Given the significant and growing danger of cyber security threats, it is imperative that all levels of an organization understand their responsibilities for achieving adequate information security and for managing information system-related security risks.

    Specific topics to be covered in this knowledge unit include, but are not limited to:

    • Risk Models (e.g. NIST SP 800-39 Managing Information Security Risk)
    • Risk Processes (e.g. NIST SP 800-37 Risk Management Framework)

    Outcome: Students will be able to identify, measure (quantitative and qualitative), and mitigate key information technology risks.

    Outcome: Students will also be able to describe each of the tasks associated with risk framing, assessment, response and monitoring.

  • O.6 Computer Architecture (includes Logic Design)

    This knowledge unit ensures students understand the components that comprise a computing system and possess the ability to assess processor design and organization alternatives as they impact functionality and performance of a system.

    Specific topics to be covered in this knowledge unit include, but are not limited to:

    • Organization of computer and processor architectures
    • Instruction set design alternatives
    • Processor implementation
    • Memory system hierarchy
    • Buses
    • I/O systems
    • Factors affecting performance

    Outcome: Students will be able to define devices of electronic digital circuits and describe how these components are interconnected. They will be able to integrate individual components into a more complex digital system and understand the data path through a CPU.

  • O.7 Microcontroller Design (must include hands-on lab exercises)

    A microcontroller (or MCU, short for microcontroller unit) is a small, simple computer on a single integrated circuit containing a processor core, limited memory, and programmable input/output peripherals and sensors. Microcontrollers are typically inexpensive and have little or no interface for human interaction. They are typically programmed for a fixed function with little or no change over their lifecycle.

    Specific topics to be covered in this knowledge unit include, but are not limited to:

    • Typical instruction sets and architectures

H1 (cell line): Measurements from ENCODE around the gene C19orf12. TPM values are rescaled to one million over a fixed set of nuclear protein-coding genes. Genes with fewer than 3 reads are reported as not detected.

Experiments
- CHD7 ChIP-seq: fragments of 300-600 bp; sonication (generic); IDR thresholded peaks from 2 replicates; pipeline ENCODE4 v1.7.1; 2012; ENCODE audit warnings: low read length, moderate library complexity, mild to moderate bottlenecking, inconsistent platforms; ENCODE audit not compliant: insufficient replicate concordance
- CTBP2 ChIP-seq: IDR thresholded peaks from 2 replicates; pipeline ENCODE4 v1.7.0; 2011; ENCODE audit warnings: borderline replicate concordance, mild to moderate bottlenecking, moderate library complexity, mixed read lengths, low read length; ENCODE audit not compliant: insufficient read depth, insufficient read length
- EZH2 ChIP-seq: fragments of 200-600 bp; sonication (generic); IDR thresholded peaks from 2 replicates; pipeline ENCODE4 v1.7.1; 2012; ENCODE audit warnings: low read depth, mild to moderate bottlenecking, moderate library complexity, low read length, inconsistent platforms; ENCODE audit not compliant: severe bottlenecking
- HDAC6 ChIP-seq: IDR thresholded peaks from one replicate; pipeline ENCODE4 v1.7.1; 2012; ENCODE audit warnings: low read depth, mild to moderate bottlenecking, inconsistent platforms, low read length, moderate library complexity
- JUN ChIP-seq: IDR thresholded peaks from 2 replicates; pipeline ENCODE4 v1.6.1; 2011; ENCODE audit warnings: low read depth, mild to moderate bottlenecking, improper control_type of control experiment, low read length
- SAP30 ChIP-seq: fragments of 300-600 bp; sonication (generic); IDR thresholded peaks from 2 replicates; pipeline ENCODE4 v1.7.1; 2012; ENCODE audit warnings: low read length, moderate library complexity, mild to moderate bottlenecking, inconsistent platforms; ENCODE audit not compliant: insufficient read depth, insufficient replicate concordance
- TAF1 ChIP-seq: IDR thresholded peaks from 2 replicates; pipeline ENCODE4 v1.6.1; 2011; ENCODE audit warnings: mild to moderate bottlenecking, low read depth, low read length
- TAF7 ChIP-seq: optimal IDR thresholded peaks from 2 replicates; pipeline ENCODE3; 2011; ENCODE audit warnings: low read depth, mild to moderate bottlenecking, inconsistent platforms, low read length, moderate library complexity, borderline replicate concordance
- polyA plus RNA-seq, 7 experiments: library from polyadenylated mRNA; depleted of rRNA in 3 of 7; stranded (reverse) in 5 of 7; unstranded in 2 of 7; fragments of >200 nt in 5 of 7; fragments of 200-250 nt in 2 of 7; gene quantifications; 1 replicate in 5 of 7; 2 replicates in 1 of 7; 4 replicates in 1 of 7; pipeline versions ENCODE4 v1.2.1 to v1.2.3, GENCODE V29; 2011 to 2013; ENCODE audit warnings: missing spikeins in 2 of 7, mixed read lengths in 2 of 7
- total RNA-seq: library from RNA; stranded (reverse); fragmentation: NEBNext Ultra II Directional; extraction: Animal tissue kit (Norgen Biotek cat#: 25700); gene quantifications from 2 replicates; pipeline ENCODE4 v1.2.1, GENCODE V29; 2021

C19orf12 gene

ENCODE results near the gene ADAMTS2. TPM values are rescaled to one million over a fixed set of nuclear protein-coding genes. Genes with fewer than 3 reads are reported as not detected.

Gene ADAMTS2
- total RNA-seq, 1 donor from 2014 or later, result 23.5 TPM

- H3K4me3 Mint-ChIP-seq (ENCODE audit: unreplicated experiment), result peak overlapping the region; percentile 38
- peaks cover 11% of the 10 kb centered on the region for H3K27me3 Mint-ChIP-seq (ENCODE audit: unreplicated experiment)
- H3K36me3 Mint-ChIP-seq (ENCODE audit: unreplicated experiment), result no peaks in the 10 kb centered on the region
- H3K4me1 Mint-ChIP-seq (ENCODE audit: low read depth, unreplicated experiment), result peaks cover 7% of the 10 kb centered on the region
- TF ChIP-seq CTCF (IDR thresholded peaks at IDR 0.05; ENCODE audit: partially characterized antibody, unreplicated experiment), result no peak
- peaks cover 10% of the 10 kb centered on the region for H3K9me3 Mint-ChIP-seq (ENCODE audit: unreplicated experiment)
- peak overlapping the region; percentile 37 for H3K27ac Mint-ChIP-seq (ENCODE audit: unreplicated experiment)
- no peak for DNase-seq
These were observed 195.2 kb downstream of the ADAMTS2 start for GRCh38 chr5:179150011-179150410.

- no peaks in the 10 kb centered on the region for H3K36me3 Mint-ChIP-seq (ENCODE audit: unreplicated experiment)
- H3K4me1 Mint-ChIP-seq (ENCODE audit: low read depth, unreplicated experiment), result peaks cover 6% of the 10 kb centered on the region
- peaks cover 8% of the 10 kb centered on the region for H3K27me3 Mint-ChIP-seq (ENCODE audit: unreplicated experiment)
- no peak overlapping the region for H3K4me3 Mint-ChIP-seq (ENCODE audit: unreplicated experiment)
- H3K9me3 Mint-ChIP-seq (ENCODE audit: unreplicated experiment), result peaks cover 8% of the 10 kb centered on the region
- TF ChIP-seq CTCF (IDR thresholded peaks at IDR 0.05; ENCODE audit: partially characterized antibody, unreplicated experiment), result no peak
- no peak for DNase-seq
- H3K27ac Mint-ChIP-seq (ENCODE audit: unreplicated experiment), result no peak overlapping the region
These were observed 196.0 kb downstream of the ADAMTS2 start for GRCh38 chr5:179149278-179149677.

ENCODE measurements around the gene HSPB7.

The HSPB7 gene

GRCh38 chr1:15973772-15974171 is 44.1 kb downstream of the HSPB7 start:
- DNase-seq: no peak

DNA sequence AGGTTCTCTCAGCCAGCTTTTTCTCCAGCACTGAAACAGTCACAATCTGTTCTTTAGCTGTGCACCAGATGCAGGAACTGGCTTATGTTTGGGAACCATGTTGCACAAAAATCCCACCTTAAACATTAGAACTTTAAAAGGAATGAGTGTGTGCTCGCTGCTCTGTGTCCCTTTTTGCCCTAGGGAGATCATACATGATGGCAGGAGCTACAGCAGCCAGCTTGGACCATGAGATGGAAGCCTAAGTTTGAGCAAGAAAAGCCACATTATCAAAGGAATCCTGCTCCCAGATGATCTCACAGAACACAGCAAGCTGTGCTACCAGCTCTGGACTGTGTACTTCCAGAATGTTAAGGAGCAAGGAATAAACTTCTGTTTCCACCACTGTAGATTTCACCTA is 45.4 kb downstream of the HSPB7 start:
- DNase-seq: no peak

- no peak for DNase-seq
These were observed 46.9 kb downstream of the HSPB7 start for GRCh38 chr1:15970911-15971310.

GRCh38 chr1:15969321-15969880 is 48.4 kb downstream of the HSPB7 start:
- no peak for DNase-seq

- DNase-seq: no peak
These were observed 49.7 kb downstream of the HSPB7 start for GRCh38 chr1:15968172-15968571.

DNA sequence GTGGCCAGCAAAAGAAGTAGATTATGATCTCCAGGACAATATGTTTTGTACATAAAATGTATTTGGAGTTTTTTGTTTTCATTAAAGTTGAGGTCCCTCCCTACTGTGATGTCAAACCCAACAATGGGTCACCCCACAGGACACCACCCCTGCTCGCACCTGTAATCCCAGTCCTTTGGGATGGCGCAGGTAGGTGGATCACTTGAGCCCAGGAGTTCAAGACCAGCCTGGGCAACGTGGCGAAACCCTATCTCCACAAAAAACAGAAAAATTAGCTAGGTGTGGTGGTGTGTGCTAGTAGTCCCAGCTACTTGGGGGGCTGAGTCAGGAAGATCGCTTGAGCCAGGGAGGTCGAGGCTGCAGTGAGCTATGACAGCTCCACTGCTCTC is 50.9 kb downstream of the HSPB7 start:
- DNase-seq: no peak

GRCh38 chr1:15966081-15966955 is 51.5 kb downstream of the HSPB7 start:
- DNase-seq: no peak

• Common programming environments for microcontrollers
    • How the real-time requirements and simple architecture of the typical microcontroller require special programming considerations
    • Cyber considerations and issues related to microcontrollers and the larger systems they are typically integrated into

    Outcome: Students are knowledgeable of the concepts, methods, techniques, technologies, requirements, and development tools commonly used in the design and implementation of microcontroller applications. They will be able to develop or make a substantial modification to a simple microcontroller-based system and identify the cyber concerns associated with such a system.

  • O.8 Software Security Analysis (must include hands-on lab exercises)

    This knowledge unit ensures that students will possess the ability to analyze software for the presence of weaknesses that may lead to exploitable vulnerabilities in operational systems.

    Specific topics to be covered in this knowledge unit include, but are not limited to:

    • Source code analysis
    • Binary code analysis
    • Static code analysis techniques
    • Dynamic code analysis techniques
    • Testing methodologies (Black Box/White Box/Fuzz)

    Outcome: Students will be able to perform analysis of existing source code for functional correctness. Through the application of testing methodologies, students should be able to build test cases that demonstrate the existence of vulnerabilities. For example, students could apply industry standard tools that analyze software for security vulnerabilities.

  • O.9 Secure Software Development (Building Secure Software) (must include hands-on lab exercises)

    This knowledge unit ensures that students know how to write robust, secure software. These methods taught in this class should lead to software that maintains the Confidentiality, Integrity and Availability of the software and data.

    Specific topics to be covered in this knowledge unit include, but are not limited to:

    • Secure programming principles and practices
    • Constructive techniques (What process might provide for "good code.")

    Outcome: Students should be able to demonstrate that they understand the techniques specifying program behavior, the classes of well-known defects, and how they manifest themselves in various languages.

    Outcome: Students will understand how poor coding affects security and can identify common coding errors. Students will demonstrate that they are capable of authoring programs that are free from defects and can document their code with clear and succinct explanations, so other people can enhance and maintain the developed code.

  • O.10 Embedded Systems (must include hands-on lab exercises)